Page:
Alternative Energy (Solar/Wind)/Solar Energy
My son is doing a science project on solar energy, and we decided we should ask an expert! Specifically, can you describe the process, and pieces, to explain how the suns' light goes from hitting the panels to when you flip on a light switch. I realize you have answered this before, but it would help if he has his own response to put into his report. Thank you so much in advance for taking the time to explain this as best you can.
Dustin (& James!)
Hello Dustin and James,
What it takes for a solar system to work is all dependent on the application. Solar energy encompasses heating of water (solar hot water system), an area (solar oven) or air (solar space heating units). But the most popular solar right now is solar electricity. It turns out that this is the most versatile but also has the lowest efficiency of solar conversion. As we search for alternative sources of electrical generation, it turns out that solar electric has a few positive traits. It is modular (can shape systems to the demand), low visual impact (in most cases just flat panels against the roof) and low maintenance requirements (no moving parts and if designed and installed correctly will last 30+ years with a component replacement every decade or so).
A typical solar system used to heat water is 85% - 95% effective in collecting the energy from the sun and using it. A solar electric system has a 15% to 20% efficiency. Where solar electric shines the most is in its usages. You have a very limited use of hot water in a house, while electricity is used through out the house in many different ways.
A solar electric system can be as simple as a panel connected directly to an electrical load like a solar power fan. The sun hits the panel, causing a flow of electricity that is then used to power a motor connected to the fan blades.
Another popular simple solar system is the solar lighting you see around gardens and walkways. This adds a battery to the mix and usually some from of charge control component that keeps the battery from overcharging and breaking. The sun energy is used to charge the battery which in turn powers the lighting.
In the two examples above, all the parts are using the same kind of electricity. This kind of electricity is DC or Direct Current which is a flow of electricity (or actually electrons) in one direction (Negative to Positive). The Negative is due to an excess in electrons which is a negatively charged particle and the positive is an atom lacking electrons so in its balance it has positive charge from the excess protons in the atom.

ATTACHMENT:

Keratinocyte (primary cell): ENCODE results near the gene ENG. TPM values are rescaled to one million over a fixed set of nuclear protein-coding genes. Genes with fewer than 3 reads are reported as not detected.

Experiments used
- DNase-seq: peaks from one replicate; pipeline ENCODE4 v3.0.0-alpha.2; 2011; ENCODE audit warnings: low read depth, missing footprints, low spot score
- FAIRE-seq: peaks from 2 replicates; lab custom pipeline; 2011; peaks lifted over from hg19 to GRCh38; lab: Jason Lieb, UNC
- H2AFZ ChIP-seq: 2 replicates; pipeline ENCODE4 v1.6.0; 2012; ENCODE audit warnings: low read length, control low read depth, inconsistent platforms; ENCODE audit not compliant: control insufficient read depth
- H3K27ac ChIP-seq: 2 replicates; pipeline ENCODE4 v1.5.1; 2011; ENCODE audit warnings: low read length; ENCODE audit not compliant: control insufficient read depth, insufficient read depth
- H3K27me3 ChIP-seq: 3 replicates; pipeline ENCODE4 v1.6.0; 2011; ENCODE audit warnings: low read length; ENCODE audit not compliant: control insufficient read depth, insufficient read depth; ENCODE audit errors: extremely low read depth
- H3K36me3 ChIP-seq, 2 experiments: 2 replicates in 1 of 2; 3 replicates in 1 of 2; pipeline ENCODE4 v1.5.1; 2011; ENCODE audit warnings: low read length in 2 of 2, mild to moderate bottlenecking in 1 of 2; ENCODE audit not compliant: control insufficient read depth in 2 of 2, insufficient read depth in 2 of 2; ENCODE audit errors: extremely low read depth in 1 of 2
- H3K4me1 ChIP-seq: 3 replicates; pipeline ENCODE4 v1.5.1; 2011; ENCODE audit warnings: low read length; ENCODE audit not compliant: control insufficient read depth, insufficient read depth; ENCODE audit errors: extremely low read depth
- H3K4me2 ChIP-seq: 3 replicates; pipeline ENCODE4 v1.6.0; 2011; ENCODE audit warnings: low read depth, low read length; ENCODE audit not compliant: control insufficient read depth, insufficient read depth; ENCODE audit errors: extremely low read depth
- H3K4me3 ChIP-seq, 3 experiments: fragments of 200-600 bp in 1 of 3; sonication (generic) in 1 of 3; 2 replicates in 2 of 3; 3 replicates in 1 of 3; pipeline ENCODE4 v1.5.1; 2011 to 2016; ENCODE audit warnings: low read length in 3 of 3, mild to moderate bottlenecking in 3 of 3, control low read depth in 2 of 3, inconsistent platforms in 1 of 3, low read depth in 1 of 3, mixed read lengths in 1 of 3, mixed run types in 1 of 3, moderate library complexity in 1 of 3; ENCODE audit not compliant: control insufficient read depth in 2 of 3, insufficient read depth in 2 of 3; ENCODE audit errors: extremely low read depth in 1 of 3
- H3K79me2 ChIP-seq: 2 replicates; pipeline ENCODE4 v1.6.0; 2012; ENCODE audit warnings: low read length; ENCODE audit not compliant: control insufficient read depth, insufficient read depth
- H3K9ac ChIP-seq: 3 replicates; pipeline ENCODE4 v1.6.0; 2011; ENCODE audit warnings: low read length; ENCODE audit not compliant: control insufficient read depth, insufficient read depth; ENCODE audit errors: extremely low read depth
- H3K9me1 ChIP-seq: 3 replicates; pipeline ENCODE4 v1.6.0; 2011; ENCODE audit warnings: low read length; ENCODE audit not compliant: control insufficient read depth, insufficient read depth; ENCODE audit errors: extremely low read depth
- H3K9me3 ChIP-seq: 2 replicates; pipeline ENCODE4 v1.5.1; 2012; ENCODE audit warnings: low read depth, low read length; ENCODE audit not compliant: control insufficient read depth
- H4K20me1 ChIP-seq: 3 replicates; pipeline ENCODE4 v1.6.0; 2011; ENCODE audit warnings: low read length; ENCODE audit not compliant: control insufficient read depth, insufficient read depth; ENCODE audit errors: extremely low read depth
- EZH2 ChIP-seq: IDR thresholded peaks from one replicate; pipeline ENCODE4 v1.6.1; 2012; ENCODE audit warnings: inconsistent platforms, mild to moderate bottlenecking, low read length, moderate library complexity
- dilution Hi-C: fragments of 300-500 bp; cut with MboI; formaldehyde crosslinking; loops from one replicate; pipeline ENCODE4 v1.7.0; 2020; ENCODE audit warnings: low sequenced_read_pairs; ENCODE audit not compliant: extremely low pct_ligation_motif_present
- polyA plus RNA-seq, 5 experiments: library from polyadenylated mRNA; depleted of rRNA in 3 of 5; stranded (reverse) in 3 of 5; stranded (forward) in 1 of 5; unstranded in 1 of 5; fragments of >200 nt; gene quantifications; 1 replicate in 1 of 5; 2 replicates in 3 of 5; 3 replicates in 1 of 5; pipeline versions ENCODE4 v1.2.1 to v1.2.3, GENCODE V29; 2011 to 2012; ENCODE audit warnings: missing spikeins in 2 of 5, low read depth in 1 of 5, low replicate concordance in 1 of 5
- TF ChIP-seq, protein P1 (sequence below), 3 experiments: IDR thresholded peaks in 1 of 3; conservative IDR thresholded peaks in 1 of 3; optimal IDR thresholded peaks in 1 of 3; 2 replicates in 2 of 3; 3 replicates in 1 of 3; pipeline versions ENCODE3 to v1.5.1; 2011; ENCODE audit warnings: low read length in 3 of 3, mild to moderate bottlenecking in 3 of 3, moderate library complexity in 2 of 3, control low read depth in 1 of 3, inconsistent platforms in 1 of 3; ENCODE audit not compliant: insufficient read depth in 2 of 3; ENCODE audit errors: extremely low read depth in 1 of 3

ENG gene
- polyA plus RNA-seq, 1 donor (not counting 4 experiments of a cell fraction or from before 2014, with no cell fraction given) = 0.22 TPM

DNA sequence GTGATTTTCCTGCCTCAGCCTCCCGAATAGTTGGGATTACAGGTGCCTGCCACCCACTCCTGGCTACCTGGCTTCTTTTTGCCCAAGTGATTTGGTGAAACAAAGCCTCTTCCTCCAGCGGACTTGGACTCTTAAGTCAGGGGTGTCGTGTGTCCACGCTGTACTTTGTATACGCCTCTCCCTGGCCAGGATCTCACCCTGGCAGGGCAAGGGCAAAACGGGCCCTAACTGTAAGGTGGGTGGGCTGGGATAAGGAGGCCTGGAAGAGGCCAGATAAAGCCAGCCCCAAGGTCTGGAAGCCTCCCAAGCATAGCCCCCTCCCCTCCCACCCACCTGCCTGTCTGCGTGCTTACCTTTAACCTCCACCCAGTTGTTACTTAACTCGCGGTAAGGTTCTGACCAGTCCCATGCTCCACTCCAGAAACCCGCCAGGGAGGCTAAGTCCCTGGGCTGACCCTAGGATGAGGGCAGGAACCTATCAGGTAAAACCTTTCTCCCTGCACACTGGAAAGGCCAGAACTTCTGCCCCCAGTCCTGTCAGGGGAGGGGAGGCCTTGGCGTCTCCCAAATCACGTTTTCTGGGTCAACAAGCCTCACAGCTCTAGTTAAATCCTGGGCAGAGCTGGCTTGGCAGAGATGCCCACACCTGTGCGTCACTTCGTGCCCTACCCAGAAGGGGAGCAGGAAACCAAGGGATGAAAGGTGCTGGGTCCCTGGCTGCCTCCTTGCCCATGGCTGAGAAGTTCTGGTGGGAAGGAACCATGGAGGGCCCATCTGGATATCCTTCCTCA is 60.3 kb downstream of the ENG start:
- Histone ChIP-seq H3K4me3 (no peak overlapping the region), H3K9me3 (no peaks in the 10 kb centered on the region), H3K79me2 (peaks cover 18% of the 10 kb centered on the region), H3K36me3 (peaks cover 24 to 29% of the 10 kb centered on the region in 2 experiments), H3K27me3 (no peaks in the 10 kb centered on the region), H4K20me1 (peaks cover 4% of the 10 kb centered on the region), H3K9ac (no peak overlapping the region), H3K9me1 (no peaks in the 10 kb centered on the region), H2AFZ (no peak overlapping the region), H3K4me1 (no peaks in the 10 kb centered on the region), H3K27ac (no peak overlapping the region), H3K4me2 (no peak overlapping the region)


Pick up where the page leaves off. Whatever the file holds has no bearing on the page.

A solar wafer on a panel is a type of semi-conductor which creates a excess of electrons on one side of the PnP semi conductor plate and a deficit of electrons on the other side. This occurs when the photon energy of the sun strikes the different materials on each side of the semi conductor and effectively "energize" the atoms so that the outer rings change their energy state. If you introduce a path (wire) from one side to the other, the electrons will flow through that path. As long as the sun is on the panels, the state change process will continue.
Now most of your home runs on AC electricity also called Alternating Current. This is because electricity from a generator flows in two directions. Power plants are just huge generators that turn 60 cycles a second or 60 hertz here in the U.S. As the armature passes through the magnetic field it causes the electrons to move down the wire. The best way to repeat something in motion is to put it in a circle. The armature will pass through the positive end of the magnetic field and then the negative end of the magnetic field as it rotates. The electrons are then alternatively pushed then pulled, so too the electricity in wire in your home is also alternating or pushing and pulling.
For the DC electricity to work in your AC electricity home, you need a special electrical component called an inverter which changes the electrical input DC to an AC output synced with 60 hertz of the utility. It also has to match the voltage which is the electrical pressure, but I am not going to get into those details.
The only other part in a solar system that I haven't covered are the switches and over-current protection devices; both of which stop the flow of electricity either by desire or because of a need to kill the flow for safety concerns.
I hope this is what you are looking for. In school work assignments, it is my preference that you paraphrase what was said instead of just copying and pasting so that this information has the chance to permeate the mind.
Thank you - Marshall